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What does the cleansing number on SoapCalc really mean???

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mcleodnaturals

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Help!!

I know the range I want to aim for is between 14 and 22, but when I input a 100% olive oil soap or a 100% lard soap it has a cleansing # of 1 or 0. How can that soap get you clean?!?!?!?!?!?!?!
 

Barb

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Cleansing - This refers to the soap's ability to grab on to oils. A soap molecule is a chain of carbon atoms. One end of the chain attracts water, the other end attracts oil. When you wash your skin with soap and water, multiple chains will gather around a droplet of oil with their oil-hungry ends attached to the oil droplet. The water hungry ends are surrounded with water. To make this happen you need to mix up (scrub or rub) the soap and water on your skin. When you rinse, the oil droplets with the attached soap molecules are washed away. Some soap molecules can have a very hungry oil grabbing end. Soap made with too much Lauric and/or Myristic Acid can irritate the skin by washing away the protective layer of surface oils on the skin. Generally speaking, keeping the total of coconut and palm kernal in your recipe to no more than 30-35% can avoid this. A typical range for Cleansing would be 14 to 22. A soap recipe within this range, and made properly, will not irritate the skin.

i'm not really sure how to explain what you are asking, other then the fact that, that particular lye calculator ( in my opinion) doesn't take in to account the end product. we know that a soap made with 100% olive oil if given a good cure has lather and is as hard as a brick, yet it shows it to be a soft soap, it also doesn't give it good conditioning numbers and it is as mild as a soap can get. if you run a 100% olive oils soap thru the soapmaker calculator it will show that you get a bar with 5.4 hardness 3.2 fluffy (which is your bubbly) and 8.5 stable ( creamy) and 9.5 conditioning.

i don't take the numbers it gives me for any soap i make in stone, it is a good tool and i use it as a reference to give me some idea on how it should end up but it is the finished product that is the true example. that and my customers are what tell me if my soap is good. it all has to do with how the combo of oils work with one another. the soaps properties that i like ( for me i like a soap that has more lineolic acids, i have dry skin, while my hubby and dd prefer one higher in oleic acids) are certainly not the properties others may like in their finished product.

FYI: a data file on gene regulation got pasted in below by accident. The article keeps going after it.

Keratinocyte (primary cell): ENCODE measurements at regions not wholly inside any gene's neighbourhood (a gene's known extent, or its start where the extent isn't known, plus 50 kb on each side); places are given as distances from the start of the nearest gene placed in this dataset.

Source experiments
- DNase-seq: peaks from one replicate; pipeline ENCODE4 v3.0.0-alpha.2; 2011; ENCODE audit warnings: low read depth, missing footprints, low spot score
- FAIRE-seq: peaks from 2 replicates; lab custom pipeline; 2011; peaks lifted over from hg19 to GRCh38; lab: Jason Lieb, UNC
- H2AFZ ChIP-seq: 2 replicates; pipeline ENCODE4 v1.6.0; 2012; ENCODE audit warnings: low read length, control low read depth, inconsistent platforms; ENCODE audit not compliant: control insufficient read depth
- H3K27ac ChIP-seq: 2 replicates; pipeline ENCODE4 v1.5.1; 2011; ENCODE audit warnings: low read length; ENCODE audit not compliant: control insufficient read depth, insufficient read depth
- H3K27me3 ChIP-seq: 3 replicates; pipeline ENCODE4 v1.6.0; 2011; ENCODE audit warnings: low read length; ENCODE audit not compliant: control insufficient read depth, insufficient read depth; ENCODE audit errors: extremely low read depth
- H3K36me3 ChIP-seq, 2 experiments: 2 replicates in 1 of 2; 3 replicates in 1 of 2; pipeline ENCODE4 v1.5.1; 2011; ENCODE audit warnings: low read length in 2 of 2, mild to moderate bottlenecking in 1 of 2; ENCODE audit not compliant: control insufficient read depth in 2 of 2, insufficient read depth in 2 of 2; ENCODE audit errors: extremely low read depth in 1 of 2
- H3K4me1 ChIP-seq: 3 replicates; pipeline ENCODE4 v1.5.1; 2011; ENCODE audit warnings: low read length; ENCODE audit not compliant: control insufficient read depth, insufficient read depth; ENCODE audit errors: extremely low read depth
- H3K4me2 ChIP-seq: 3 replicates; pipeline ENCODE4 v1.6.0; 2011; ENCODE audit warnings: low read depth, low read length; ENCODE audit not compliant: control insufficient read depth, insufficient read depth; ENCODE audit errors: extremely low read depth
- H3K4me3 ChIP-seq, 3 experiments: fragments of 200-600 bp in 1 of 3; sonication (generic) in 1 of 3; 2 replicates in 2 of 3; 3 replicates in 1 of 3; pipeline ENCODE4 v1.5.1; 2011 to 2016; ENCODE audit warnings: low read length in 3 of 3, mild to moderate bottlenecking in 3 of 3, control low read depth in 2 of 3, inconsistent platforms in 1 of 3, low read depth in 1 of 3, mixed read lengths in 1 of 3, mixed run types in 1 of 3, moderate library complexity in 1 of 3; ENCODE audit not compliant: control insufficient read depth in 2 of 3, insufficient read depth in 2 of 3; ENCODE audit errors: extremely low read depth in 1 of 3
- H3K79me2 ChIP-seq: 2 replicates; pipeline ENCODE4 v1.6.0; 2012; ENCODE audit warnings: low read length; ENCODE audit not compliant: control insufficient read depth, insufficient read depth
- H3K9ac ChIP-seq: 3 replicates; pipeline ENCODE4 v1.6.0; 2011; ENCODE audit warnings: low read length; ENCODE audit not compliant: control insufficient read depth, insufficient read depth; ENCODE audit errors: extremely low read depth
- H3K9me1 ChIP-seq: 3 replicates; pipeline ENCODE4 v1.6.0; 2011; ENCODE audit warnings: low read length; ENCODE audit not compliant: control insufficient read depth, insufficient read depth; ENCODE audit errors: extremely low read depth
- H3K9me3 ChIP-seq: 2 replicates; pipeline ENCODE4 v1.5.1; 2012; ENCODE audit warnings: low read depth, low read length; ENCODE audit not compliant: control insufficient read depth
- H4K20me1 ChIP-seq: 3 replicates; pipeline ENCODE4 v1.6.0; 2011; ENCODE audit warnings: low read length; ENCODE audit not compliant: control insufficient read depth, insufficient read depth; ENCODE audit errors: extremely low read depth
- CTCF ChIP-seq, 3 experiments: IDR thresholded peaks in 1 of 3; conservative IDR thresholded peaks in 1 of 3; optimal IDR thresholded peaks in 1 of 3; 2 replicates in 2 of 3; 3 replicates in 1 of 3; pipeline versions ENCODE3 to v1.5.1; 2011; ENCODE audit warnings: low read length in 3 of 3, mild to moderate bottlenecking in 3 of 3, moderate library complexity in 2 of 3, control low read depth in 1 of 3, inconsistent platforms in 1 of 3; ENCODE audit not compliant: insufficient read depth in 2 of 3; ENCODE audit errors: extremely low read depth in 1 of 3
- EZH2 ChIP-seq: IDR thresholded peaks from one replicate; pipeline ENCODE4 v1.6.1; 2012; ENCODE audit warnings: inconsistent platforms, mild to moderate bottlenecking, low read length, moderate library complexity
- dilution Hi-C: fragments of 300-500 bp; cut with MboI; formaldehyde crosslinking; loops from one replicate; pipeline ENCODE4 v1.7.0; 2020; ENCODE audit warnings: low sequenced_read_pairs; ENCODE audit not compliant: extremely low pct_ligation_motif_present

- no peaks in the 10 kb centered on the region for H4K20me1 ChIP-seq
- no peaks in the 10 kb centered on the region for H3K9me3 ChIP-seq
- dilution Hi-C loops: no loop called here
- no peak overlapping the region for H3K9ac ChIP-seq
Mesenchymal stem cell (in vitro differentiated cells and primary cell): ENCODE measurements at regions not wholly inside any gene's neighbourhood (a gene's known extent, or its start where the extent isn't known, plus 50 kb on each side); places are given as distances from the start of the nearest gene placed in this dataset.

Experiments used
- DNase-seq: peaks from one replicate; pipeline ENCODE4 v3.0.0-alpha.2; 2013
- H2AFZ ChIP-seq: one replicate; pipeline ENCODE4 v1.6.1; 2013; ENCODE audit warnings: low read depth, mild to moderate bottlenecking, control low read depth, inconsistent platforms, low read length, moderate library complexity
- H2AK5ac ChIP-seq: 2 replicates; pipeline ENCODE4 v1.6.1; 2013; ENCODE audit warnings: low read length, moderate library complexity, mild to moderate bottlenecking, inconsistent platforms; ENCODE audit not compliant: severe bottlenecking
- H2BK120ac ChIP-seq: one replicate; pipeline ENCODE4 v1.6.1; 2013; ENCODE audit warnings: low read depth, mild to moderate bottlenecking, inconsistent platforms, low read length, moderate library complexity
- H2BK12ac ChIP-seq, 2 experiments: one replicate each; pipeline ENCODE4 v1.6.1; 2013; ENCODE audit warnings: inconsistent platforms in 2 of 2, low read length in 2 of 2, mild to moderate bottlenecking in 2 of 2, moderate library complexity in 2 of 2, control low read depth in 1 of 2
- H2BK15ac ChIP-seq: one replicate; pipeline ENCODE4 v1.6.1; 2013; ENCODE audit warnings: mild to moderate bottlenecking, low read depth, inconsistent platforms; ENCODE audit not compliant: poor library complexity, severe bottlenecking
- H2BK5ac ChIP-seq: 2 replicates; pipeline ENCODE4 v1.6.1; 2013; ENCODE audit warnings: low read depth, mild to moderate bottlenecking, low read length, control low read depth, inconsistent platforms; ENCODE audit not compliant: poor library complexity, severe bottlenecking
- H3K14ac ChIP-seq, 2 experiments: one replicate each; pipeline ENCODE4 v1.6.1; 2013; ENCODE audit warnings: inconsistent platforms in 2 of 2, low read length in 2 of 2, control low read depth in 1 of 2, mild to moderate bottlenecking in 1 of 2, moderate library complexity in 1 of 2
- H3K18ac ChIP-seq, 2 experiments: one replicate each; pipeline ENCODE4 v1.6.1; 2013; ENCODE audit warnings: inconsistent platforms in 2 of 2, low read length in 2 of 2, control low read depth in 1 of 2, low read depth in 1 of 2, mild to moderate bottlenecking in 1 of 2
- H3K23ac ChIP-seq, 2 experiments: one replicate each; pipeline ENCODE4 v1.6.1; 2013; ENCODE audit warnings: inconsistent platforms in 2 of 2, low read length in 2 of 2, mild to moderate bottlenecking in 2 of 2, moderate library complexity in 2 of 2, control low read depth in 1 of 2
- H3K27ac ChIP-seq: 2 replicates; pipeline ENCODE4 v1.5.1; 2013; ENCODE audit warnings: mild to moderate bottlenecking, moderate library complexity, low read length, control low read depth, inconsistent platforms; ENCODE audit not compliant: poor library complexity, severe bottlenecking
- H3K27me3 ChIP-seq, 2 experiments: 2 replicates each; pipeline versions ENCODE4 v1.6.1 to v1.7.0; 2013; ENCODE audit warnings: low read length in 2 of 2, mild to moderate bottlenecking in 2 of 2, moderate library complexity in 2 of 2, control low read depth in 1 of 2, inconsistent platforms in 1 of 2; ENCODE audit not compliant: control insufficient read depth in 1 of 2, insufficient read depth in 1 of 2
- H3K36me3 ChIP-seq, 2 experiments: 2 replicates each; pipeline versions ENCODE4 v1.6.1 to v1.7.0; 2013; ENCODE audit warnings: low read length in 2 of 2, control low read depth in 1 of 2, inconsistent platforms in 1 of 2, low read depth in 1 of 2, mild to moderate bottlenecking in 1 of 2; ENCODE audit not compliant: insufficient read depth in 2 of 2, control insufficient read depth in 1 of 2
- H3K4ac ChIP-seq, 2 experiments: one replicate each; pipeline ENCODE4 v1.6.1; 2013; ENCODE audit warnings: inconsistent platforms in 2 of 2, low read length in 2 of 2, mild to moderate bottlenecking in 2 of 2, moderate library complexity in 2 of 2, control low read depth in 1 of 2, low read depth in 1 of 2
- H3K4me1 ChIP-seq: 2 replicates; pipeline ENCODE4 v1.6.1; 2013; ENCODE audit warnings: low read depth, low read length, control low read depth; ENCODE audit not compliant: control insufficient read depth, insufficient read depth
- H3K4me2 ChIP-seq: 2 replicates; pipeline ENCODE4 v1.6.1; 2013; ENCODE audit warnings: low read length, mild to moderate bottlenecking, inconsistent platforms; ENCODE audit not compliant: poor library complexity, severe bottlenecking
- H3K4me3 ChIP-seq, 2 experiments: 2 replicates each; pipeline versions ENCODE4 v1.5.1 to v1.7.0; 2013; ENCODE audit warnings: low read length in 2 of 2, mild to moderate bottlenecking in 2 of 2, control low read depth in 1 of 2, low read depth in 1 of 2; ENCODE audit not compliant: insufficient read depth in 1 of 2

and that probably didn't answer your question at all. :?
 

IrishLass

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Well, I can only tell you what I've experienced with my own 100% Olive Oil soap. I just used a bar of mine the other day in the shower and I was able to work up a beautiful bubbly/creamy lather with it using my washcloth. Just using my hands to lather with did not create enough bubblage for me, so I resorted to the washcloth and it made all the difference.

Even though the cleansing numbers on SoapCalc are very low for a 100% OO soap, I felt that mine got me plenty clean, and with the added benefit of not drying me out.



IrishLass
 

Soapmaker Man

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I keep my cleaning numbers around 20, my conditioning at least 50, my Linoleic number about 20 and the Oleic number around 30. This is a happy medium that is OK for dry and oily skin. I like big bubbles too.

Paul :wink:
 
G

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I use castile soap all of the time and I am very clean. :)

All of my other soaps are towards the low end of that suggested cleansing range.
 

lsg

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Barb said:
Cleansing - This refers to the soap's ability to grab on to oils. A soap molecule is a chain of carbon atoms. One end of the chain attracts water, the other end attracts oil. When you wash your skin with soap and water, multiple chains will gather around a droplet of oil with their oil-hungry ends attached to the oil droplet. The water hungry ends are surrounded with water. To make this happen you need to mix up (scrub or rub) the soap and water on your skin. When you rinse, the oil droplets with the attached soap molecules are washed away. Some soap molecules can have a very hungry oil grabbing end. Soap made with too much Lauric and/or Myristic Acid can irritate the skin by washing away the protective layer of surface oils on the skin. Generally speaking, keeping the total of coconut and palm kernal in your recipe to no more than 30-35% can avoid this. A typical range for Cleansing would be 14 to 22. A soap recipe within this range, and made properly, will not irritate the skin.
What a great explanation! I never understood it either, now at least, I can get some grasp on the meaning. Thanks, Barb.
 

mcleodnaturals

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Thanks Barb for such an informative explanation!!! I know that my castile bar gets me clean too, but I was stumped when I inputed the numbers and according to the calculator it was very UN-cleansing.

I guess I can't rely on the SoapCalc 100% of the time because it seems to have a few quirks!

Thanks for all your input and info!

mcleodnaturals
 

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